One school of thought is that these flooded regions contained Atlantis, of which the most extensive was in the North Sea and is now known as Doggerland. Other offshore locations proposed for Atlantis are the Celtic Shelf (Gidon, Steuerwald & Koudroiavtsev) and the Irish Sea (Dunbavin). These lands had been settled and following the inundations, its inhabitants were forced to retreat to the higher ground of what is modern Europe and the British Isles.
David L. Hildebrandt in Atlantis-The Reawakening  proposes a reworking of the ‘Atlantis in Britain’ theory with some new perspectives. For me, his date, location and identity of the Atlanteans do not ring true, particularly why Stone Age people in Southern Britain would want to launch an attack on Athens, over 2,000 miles away, a city-state that did not even exist at the time. Those early Britons did not have the wheel, yet Plato tells us that the Atlanteans had chariots!
E. J. de Meester on his now-defunct website postulated a link between Stonehenge and Atlantis(b). After arbitrarily dividing Plato’s dimensions by ten, he suggested that the plain described by Plato lay in a rectangle between Salisbury and Chichester.
Iraq was been given little attention by early Atlantis hunters until the 16th-century Spanish historian Gonzalo Fernandez Oviedo y Valdes (1478-1557) suggested Iraq as the location of Atlantis, whose inhabitants fled to the Americas when their country was inundated. However, it took another four hundred years before the discovery of the advanced civilisation of Sumeria situated in central Iraq began to generate interest in the possibility of Sumeria being Atlantean and the ‘cradle of civilisation’.
Mario Pincherle considers the Mandaeans of southern Iraq to be descendants of the original Atlanteans.
Leon Elshout associates the story of Atlantis with Iraq in a brief blog(a).
Tarshish is a city referred to about a dozen times in the Bible and has been widely accepted as another version of Tartessos. Josephus, the Jewish historian who wrote during the 1st century AD, was confident that it referred to Tarsus in Cilicia, Turkey, the birthplace of St. Paul. The Septuagint Bible uses Karkendonos where it refers to Tarshish in Isaiah 23:1, which was the Greek form of the name for North African Carthage. This could imply that the founders of Carthage and Tarsus were the same. We know that Carthage was founded by Tyrians and we also know that Cilix, a Tyrian, gave his name to Cilicia when he settled it. Andis Kaulins has claimed that Carthage was possibly built on the remains of Tartessos (i)!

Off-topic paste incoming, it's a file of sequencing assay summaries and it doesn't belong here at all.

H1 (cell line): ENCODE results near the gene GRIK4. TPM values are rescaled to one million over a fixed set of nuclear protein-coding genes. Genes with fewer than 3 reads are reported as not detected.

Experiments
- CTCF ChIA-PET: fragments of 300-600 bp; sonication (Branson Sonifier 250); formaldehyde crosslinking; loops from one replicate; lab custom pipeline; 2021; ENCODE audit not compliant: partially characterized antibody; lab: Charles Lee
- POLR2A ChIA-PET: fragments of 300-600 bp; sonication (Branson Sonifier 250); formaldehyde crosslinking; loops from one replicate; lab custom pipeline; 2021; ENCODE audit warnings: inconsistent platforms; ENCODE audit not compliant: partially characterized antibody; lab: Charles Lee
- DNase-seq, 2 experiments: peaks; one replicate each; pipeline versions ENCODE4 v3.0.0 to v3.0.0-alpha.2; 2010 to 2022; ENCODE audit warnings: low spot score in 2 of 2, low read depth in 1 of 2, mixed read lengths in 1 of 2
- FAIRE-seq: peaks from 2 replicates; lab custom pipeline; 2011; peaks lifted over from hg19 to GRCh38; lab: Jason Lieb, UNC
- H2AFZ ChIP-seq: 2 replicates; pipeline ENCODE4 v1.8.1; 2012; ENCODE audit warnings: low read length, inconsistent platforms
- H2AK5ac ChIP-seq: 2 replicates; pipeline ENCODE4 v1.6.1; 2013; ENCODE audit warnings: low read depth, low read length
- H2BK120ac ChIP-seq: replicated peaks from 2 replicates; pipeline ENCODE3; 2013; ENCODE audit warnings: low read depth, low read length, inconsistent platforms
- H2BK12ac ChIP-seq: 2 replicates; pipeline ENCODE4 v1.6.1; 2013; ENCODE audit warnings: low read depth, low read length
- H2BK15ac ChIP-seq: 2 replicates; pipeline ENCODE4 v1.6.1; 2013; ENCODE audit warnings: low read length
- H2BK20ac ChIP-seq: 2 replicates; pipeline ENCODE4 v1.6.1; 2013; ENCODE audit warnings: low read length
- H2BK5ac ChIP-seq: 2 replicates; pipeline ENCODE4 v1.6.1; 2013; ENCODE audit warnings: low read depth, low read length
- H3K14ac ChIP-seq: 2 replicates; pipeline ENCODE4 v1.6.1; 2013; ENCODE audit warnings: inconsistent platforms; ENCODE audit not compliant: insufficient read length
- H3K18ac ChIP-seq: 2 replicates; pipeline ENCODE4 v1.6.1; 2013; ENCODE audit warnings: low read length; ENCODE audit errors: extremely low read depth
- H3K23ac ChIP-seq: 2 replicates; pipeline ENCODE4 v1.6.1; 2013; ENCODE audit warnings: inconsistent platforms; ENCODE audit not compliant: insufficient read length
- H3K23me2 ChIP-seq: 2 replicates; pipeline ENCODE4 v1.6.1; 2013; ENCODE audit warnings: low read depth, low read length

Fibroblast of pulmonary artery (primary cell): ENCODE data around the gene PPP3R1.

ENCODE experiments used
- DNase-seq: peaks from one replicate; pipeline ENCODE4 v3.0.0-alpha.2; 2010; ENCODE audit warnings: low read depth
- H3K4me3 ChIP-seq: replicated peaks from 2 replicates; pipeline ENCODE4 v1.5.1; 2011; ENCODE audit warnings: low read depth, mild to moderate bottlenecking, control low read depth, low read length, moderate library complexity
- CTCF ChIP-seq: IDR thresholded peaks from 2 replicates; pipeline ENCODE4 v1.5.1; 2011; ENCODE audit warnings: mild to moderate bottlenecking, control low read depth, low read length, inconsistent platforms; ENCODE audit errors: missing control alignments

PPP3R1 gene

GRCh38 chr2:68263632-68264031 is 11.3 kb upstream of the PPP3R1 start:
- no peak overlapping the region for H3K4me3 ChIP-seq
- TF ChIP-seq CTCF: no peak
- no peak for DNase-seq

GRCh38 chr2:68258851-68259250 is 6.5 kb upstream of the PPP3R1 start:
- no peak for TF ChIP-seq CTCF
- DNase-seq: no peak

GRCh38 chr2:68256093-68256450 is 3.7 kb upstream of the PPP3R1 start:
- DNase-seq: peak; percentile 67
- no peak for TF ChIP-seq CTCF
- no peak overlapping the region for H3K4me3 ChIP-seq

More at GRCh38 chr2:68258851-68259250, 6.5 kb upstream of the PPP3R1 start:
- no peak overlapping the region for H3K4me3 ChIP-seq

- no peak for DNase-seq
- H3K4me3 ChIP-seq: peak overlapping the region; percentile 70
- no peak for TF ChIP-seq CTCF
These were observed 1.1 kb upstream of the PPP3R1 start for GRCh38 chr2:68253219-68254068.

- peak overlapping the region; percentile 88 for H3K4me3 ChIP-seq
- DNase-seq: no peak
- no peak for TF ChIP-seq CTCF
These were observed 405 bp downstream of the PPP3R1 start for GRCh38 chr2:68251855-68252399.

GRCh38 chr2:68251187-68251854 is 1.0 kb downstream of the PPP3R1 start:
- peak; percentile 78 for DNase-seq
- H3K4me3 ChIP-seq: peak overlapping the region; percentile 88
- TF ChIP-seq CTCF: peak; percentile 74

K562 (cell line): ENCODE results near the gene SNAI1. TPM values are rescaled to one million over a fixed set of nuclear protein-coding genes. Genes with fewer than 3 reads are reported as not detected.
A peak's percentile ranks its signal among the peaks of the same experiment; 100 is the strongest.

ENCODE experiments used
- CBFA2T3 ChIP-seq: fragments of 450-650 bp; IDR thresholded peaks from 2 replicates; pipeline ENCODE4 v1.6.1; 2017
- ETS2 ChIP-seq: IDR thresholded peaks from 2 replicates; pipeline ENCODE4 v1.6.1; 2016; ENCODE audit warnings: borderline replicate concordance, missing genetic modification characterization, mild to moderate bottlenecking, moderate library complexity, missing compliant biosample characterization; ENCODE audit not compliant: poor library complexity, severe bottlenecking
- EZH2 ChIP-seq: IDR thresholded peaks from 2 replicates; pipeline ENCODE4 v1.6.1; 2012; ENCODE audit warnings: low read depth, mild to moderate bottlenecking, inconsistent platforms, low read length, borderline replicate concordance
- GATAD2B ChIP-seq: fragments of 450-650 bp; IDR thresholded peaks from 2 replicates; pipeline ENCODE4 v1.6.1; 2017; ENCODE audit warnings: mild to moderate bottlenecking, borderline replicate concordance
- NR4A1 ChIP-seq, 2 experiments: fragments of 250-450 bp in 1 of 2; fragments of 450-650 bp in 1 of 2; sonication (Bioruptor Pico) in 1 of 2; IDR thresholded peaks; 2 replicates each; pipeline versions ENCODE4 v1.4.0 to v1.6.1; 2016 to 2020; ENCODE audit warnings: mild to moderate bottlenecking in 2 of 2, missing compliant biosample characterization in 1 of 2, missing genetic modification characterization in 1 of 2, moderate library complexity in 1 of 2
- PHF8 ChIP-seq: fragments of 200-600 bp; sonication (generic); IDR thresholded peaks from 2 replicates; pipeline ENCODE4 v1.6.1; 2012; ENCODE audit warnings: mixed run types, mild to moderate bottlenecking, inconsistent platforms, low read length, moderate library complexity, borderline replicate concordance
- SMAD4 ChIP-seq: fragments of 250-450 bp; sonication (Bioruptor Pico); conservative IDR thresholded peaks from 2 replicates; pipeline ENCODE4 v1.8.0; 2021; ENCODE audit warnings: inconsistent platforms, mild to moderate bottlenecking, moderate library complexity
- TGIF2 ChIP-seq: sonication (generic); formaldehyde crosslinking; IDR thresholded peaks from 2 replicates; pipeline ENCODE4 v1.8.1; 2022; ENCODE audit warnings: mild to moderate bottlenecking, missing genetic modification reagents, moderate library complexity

Immanuel Velikovsky was of the opinion that “Tarshish was the name employed by the writers of the Old Testament to designate Crete as a whole, or its chief city Knossos.” as explained in a paper by his former associate Jan Sammer(m).
In 2008, Rainer Kühne published a paper titled Tartessos-Tarshish was the model for Plato’s Atlantis in which he identifies Tartessos as Tharshish, locates it in the Donana Marshes of southern Spain and suggests that it lasted from the tenth to the sixth centuries BC(p).
Utica was a Phoenician port city on the northern coast of what is now Tunisia. It no longer exists and its site is now some miles inland because of silting. It is also one of a number of suggested locations for Tarshish(f).
Tarshish/Tartessos is thought by many others to be alternative names for Atlantis. There is a consensus that it was a coastal city in Southern Spain, near modern Cadiz. Despite the efforts of many, its location is still unknown, which can probably be explained by the fact that the coastline has altered considerably over time. Adolf Schulten, who was convinced that Tartessos was Atlantis, spent many years searching, unsuccessfully, for Tarshish in Andalusia. Louis Millette is a modern writer who supports this identification but has offered little by way of evidence.
Other locations have been suggested, such as Tharros in Sardinia, Troy and even Malta where Tarxien may be considered an echo of Tarshish. Tharros sometimes referred to as a ‘second Carthage’ had its port located as recently as 2008(d). The suggestion that Tharros was Tarshish was based on their similar-sounding names and the reference to Tarshish in the Phoenician inscription on the ‘Nora Stone’ discovered at Nora on the south coast of Sardinia in 1773.
The Brit-Am organisation, which seeks to identify the ten lost tribes of Israel has published an extensive series of papers about Tarshish(n). Responding to a question about Atlantis and Tarshish they wrote – “Atlantis does seem to have existed and does appear to have been somewhere in the Atlantic coastal area. Tarshish is a good candidate or at the least would have had some contact with Atlantis.”(o)
Quite a variety of locations have been offered as the site of Tarshish(f)(k).
Aaron Arrowsmith (1750-1832), a British cartographer and geographer was of the view that “Tartessus was a territory established by adventurous traders who settled in the Iberian peninsula after moving from the ancient city of Tarsus in Asia Minor (modern Turkey).” 
It is accepted that biblical silver was sourced from ‘Tarshish’, initially assumed to be Tartessos in Spain. Recent studies employing lead isotope tests, when applied to Phoenician silver hoards(g) revealed that both Spain and Sardinia were possible sources. However, it might be argued that the Nora Stone may give Sardinia a somewhat stronger claim.